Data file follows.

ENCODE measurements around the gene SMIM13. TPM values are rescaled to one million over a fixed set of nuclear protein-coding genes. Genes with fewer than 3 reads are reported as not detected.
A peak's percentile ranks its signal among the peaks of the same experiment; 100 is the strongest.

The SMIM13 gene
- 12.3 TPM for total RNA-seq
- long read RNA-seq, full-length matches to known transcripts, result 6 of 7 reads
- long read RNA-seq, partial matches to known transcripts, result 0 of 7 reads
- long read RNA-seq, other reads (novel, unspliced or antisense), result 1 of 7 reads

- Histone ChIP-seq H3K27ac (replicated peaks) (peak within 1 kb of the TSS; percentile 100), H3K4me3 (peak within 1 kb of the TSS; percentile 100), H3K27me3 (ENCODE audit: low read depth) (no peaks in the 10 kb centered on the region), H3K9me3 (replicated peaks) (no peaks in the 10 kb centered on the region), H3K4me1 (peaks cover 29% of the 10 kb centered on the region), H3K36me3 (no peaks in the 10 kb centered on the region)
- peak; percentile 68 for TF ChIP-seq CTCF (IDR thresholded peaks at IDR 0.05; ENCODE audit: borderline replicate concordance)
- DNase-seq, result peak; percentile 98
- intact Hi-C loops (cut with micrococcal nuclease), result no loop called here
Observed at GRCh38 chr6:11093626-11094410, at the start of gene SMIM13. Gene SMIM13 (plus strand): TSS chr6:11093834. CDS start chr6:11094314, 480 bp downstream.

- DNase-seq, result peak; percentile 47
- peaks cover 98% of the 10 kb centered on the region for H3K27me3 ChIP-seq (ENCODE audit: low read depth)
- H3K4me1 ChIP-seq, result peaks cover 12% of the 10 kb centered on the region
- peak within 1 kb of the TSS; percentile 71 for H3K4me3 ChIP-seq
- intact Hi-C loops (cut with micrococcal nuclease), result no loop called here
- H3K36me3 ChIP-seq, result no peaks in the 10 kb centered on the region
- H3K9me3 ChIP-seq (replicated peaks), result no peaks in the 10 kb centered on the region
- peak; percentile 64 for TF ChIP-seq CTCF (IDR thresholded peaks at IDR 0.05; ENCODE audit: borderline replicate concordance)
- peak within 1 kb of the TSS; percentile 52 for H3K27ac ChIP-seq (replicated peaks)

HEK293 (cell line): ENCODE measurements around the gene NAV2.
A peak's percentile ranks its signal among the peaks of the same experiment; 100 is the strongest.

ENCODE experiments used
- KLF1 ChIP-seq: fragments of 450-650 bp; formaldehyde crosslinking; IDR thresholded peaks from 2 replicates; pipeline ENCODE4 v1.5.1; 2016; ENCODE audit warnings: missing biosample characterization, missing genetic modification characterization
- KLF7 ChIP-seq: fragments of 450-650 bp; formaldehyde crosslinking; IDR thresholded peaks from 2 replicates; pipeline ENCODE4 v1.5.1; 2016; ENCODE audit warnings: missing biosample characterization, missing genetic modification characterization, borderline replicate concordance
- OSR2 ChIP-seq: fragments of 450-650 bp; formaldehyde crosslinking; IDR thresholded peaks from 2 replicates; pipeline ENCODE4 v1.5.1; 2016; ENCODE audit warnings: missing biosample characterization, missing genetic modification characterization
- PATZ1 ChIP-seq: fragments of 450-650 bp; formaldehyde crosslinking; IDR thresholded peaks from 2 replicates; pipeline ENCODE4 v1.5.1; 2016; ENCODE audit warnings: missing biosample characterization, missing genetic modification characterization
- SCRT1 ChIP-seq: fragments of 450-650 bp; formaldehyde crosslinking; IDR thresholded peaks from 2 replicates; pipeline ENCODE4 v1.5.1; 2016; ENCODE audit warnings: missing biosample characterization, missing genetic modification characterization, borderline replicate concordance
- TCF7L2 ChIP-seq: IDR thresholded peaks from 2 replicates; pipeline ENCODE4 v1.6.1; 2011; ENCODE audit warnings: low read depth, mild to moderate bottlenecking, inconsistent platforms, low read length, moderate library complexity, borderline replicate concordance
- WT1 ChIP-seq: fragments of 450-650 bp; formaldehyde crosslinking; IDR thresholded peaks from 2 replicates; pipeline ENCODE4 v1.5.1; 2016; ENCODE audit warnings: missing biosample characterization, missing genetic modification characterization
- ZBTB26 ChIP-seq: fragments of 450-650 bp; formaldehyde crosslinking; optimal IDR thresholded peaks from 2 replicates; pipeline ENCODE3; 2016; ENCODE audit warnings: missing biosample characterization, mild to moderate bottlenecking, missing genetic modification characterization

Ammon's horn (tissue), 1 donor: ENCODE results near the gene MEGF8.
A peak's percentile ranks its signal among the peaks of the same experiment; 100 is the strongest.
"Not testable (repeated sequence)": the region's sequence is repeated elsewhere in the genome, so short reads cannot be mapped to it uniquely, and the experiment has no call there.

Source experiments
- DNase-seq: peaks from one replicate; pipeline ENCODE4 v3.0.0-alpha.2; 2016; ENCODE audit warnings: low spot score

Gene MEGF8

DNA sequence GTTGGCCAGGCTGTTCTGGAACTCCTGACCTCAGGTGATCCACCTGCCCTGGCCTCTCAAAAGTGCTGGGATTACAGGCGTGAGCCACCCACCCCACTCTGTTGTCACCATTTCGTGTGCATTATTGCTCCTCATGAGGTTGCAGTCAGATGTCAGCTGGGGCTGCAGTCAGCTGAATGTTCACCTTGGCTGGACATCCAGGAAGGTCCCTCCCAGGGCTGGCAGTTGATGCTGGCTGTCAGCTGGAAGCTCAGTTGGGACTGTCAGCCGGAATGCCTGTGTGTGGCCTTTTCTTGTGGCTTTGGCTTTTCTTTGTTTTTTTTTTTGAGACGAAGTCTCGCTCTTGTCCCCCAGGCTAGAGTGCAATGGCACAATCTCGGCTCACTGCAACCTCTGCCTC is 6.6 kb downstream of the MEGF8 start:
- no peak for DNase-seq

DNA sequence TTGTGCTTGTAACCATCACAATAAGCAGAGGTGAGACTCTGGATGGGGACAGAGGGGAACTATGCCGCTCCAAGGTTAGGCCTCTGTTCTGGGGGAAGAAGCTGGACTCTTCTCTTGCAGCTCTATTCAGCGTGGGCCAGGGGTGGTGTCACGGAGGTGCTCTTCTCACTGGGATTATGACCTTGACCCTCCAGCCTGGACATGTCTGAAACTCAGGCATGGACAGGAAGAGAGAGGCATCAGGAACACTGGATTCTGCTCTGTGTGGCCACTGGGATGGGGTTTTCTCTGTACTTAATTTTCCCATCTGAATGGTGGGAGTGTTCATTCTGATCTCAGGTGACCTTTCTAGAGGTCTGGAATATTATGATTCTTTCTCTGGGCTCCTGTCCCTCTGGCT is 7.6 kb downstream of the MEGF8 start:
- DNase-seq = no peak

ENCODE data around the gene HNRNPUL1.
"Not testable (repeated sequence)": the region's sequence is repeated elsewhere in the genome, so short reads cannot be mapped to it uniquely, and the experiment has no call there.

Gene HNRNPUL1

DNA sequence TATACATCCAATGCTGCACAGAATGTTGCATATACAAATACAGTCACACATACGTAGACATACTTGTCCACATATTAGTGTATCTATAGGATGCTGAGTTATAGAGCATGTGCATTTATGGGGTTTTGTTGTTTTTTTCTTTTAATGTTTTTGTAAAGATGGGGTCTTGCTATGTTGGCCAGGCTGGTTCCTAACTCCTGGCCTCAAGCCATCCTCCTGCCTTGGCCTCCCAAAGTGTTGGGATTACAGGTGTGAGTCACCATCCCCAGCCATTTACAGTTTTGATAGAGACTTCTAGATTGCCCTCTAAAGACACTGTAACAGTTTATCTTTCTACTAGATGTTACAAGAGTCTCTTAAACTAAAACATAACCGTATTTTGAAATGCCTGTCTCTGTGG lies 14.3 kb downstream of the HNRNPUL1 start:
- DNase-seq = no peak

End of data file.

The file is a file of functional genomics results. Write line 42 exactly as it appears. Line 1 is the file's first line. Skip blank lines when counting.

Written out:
- DNase-seq = no peak